By George Psyllides
Legislation making it compulsory for users of prepaid phone cards to provide identification as a means of reducing crime, is expected to be put to the vote in two weeks after several years’ delay, it emerged on Thursday.
The bill, tabled by DIKO, requires users to provide their identity when the cards are activated. The move aims at curbing crime by eliminating anonymity. Current users of prepaid cards will be given time to register. Not doing so would mean deactivation of their number.
Main opposition AKEL expressed opposition to the proposal, suggesting it would turn Cyprus into a police state.
Personal data commissioner Yiannis Danielides said it would violate the principle of proportionality.
Justice Minister Ionas Nicolaou expressed satisfaction, reiterating that it was a necessary change to enable law enforcement to investigate criminal actions hiding behind the anonymity of prepaid cards.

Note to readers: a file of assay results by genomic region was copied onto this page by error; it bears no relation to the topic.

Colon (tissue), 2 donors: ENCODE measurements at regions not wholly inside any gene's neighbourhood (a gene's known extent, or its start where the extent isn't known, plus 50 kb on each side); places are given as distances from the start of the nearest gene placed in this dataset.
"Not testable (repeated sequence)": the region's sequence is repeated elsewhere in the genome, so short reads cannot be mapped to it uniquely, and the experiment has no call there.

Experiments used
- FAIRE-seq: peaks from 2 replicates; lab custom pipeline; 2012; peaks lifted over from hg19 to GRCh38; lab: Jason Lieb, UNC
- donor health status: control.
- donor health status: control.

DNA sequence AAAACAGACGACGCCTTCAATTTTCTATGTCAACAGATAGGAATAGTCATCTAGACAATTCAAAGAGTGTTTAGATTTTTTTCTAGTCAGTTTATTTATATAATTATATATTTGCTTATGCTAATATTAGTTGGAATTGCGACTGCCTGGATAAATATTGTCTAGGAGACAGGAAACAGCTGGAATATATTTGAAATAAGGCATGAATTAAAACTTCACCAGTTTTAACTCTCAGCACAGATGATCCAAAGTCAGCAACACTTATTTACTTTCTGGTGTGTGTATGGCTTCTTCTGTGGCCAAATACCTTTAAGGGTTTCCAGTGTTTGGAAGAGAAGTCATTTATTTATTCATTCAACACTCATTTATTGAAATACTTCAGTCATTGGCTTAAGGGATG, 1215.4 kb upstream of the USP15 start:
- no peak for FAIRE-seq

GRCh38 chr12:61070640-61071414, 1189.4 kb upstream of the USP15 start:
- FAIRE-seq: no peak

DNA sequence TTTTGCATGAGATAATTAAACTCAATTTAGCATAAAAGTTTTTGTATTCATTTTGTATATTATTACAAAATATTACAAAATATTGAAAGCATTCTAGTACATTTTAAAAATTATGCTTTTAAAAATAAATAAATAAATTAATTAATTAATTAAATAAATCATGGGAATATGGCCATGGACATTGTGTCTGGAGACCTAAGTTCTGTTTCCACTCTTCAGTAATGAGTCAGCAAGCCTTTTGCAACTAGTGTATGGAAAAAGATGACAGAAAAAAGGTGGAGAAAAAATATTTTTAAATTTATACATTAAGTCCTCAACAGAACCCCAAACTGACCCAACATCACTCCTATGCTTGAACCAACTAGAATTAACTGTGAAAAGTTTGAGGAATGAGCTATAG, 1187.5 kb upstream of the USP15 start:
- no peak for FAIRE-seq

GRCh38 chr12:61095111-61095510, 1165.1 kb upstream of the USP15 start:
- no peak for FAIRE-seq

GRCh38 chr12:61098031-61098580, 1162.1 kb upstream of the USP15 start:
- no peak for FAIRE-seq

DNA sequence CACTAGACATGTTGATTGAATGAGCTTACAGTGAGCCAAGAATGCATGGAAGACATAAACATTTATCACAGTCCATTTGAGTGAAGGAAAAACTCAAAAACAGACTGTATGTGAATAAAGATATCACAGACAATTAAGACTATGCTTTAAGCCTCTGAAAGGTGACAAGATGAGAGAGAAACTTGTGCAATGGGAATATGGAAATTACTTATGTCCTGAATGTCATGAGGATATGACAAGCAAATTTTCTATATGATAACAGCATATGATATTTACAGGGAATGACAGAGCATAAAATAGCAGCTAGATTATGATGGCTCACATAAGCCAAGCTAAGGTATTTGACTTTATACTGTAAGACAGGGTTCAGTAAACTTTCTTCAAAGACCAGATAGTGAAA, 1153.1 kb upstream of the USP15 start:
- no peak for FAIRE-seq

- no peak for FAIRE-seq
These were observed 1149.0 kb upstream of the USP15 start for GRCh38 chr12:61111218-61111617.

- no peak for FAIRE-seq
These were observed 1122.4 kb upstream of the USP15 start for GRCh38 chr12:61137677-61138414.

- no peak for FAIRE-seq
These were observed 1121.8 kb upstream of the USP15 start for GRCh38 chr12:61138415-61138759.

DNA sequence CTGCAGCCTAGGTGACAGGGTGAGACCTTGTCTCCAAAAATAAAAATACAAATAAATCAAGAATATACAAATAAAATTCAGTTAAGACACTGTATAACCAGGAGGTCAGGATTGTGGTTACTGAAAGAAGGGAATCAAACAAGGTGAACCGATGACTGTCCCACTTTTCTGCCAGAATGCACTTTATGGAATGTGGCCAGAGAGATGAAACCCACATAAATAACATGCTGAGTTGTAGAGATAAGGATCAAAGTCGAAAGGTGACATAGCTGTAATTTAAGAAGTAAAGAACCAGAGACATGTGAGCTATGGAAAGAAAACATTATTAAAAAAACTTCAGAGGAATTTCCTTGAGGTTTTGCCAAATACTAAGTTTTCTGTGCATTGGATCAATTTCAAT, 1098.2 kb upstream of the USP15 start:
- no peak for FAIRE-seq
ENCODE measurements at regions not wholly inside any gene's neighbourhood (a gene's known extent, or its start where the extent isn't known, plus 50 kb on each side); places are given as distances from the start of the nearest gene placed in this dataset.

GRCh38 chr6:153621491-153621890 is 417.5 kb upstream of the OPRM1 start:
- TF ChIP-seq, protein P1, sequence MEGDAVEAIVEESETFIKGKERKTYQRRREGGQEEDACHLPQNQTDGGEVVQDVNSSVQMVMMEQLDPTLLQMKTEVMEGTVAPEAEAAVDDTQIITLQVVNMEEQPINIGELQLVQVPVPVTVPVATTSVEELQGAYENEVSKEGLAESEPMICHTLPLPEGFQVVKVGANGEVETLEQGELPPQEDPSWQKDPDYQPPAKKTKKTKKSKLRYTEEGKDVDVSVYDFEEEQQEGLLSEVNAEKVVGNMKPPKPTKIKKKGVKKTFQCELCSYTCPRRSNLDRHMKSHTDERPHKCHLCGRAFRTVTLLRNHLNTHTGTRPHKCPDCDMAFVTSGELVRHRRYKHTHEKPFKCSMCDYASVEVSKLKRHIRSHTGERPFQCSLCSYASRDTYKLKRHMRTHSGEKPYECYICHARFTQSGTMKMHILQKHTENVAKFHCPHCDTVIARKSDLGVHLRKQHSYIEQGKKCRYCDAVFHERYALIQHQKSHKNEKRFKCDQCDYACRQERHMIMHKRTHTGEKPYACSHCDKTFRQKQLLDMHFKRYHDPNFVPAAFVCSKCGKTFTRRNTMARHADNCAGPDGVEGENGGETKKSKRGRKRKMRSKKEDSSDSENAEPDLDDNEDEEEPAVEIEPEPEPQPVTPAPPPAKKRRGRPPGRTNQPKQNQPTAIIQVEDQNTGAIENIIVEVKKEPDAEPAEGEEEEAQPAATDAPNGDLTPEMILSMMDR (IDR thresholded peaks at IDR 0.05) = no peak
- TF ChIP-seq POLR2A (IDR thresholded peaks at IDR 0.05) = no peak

Nicolaou said he respected the commissioner’s view but he must also weigh the gravity of the objectives the state wanted to achieve.
AKEL MP Andreas Fakontis said the aim would not be achieved. The proposal he said would lead to a police state and a big brother who would monitor every move.
Out of 28 countries in the EU, only nine had similar legislation, the MP said, and anyone wanting to acquire such cards could do so there, or via the Turkish-occupied north.
It would also lead to a loss of revenue for mobile telephony providers as many people and tourists would not bother to register.
The issue came to the fore after the office of a company belonging to the chairman of the Cyprus Football Association Costas Koutsokoumnis was bombed in November 2009.
According to Koutsokoumnis he had received a threatening call the day before but he did not report it to police as they had been unable to do anything about it on previous occasions.
Police, who want the law changed to oblige users to supply their identities, said it was impossible to track down perpetrators under the circumstances.
Two main mobile telephony providers, CyTA and MTN, raised objections in the past citing loss of business.
CyTA claimed at the time that it would lose €10m while MTN said its turnover would be halved.